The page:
The Poem

(Critical Guide to Poetry for Students)

“Correspondence” is a short, three-stanza poem without rhyme or meter, but with a loose 4-4-5-4 beat pattern in each stanza. “Correspondences” is a traditional title or subject of a poem. The French Symbolist poet Charles Baudelaire, for example, published a poem in Les Fleurs du mal (1857; Flowers of Evil, 1909) entitled “Correspondences,” and the modern American poet Robert Duncan also used the title “Correspondences.” It is a word with two meanings. Poems are often addressed to someone and are therefore a kind of letter, a form of correspondence with that person. At the same time, poems often bring out previously unseen associations, or correspondences, by techniques such as imagery, simile, and metaphor. Since Henri Coulette evokes both traditions by giving his poem this title, the poem must be examined for evidence of both.

The poem’s relation to correspondence by exchange of letters is announced in the first line. There is no first-person pronoun, only an unidentified speaker describing a “letter” that “lies” on top of something. It has been where it is “all day,” and sunlight has passed across it as hours have gone by. In this first stanza, while the description of the letter is physical, the speaker describing it is clearly concerned with its contents. The letter is examined by both the speaker and the bright sunlight, which was even “changing the hues of the ink,” but it is not read by either....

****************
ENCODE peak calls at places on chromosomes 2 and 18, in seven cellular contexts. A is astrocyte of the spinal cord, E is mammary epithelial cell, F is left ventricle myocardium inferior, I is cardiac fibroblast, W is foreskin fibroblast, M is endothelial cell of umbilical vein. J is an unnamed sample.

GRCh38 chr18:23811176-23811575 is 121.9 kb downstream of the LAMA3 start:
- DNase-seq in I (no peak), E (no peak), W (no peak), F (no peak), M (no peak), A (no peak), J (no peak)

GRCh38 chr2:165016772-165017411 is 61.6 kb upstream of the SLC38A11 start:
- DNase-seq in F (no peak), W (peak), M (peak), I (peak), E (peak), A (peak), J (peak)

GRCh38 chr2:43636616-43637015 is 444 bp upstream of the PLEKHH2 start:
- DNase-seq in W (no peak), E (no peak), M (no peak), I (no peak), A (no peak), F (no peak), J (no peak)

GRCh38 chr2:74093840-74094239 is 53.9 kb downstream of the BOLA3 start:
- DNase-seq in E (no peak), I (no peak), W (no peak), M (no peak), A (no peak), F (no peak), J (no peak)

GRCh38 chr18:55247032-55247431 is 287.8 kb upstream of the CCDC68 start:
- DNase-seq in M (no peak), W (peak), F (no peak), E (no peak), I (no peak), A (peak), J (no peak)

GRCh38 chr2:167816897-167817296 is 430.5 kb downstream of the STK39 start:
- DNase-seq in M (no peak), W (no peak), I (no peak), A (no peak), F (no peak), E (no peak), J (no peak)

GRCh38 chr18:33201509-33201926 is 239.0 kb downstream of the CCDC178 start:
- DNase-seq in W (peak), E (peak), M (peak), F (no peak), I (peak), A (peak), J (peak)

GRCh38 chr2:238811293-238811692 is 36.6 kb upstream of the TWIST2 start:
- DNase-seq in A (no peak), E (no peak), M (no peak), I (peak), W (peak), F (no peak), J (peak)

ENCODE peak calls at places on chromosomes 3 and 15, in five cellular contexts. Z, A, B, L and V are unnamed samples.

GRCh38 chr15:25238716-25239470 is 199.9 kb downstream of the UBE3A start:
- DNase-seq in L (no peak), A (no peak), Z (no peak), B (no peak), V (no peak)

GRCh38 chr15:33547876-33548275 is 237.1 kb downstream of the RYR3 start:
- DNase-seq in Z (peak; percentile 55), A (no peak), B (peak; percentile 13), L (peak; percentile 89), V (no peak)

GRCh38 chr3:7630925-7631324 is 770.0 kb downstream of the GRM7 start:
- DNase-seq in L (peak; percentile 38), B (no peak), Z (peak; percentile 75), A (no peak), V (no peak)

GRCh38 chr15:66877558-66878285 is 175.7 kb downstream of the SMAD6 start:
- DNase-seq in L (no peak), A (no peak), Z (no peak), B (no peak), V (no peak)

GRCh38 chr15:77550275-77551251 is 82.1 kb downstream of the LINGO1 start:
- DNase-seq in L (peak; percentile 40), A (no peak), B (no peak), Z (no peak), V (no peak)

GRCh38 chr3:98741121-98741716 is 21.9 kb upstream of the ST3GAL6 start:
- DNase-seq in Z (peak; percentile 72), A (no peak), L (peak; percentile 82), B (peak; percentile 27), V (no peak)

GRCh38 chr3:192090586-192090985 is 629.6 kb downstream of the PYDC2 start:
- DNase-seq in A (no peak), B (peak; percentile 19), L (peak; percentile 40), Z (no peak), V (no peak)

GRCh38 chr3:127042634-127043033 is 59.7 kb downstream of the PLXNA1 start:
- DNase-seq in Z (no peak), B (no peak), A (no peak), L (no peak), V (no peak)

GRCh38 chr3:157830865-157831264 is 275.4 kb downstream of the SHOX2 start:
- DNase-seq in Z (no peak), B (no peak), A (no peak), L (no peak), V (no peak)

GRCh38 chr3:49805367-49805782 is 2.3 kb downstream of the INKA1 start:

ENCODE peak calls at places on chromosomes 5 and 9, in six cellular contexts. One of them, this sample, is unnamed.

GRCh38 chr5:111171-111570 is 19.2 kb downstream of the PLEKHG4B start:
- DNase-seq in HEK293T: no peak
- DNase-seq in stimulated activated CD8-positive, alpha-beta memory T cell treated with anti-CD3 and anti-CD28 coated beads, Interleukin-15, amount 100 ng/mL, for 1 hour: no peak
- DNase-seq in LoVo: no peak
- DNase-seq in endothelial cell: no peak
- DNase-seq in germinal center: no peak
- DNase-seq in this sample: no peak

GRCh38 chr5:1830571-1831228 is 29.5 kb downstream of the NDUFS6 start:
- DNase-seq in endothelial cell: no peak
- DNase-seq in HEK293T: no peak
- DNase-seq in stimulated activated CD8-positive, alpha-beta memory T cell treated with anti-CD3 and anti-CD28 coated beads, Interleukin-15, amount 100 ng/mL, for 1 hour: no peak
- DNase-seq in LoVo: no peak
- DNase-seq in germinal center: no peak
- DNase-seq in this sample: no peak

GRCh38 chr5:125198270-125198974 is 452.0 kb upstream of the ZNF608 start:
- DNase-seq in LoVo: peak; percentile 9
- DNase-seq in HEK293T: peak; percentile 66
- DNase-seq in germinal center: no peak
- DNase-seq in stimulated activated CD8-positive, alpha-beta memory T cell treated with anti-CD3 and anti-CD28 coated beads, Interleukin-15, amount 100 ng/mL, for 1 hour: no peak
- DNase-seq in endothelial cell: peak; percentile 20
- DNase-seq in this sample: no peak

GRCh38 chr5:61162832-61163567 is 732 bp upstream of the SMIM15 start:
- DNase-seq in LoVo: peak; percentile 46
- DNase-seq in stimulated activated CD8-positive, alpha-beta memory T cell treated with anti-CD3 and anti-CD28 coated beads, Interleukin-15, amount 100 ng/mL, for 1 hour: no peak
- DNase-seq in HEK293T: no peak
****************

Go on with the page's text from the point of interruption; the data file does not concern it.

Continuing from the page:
(The entire section is 505 words.)

Forms and Devices

(Critical Guide to Poetry for Students)

In addition to the dual meaning of the title, “Correspondence” uses several puns, beginning with the play on the double meaning of “lies” in the first line and on “stationary” in the fourth. The word “chronicled” in the eleventh line is a play on recorded chronicles of history and on “chronical,” an archaic adjective that means regulated by time. These puns are not mere jokes. Each of them represents two alternatives: action and inaction. A letter that “lies” on a table does nothing; it is inactive, immobile, fixed. For a person to write “lies” in a letter is an action. “Stationary,” in one sense, means “still,” “unmoving,” but, in another, means the pages (stationery) upon which one writes letters. The chronicle of time passes without any action by any person: Day turns to night and night to day no matter what anyone does. The chronicle of history, however, is written only by human effort. These puns play on images of activity and inactivity, and the specific activity they are concerned with is writing. This exactly mirrors the concern of the writer of the poem: what has already been and what will be written.

To return to the title pun, while the speaker is concerned with what is written and what he will write, the poem also shows other kinds of correspondences: The “tentative” light of the moon is a counterpart to the light of the sun; the planets and zodiacal stars influence each other and the earth. The owls...

(The entire section is 416 words.)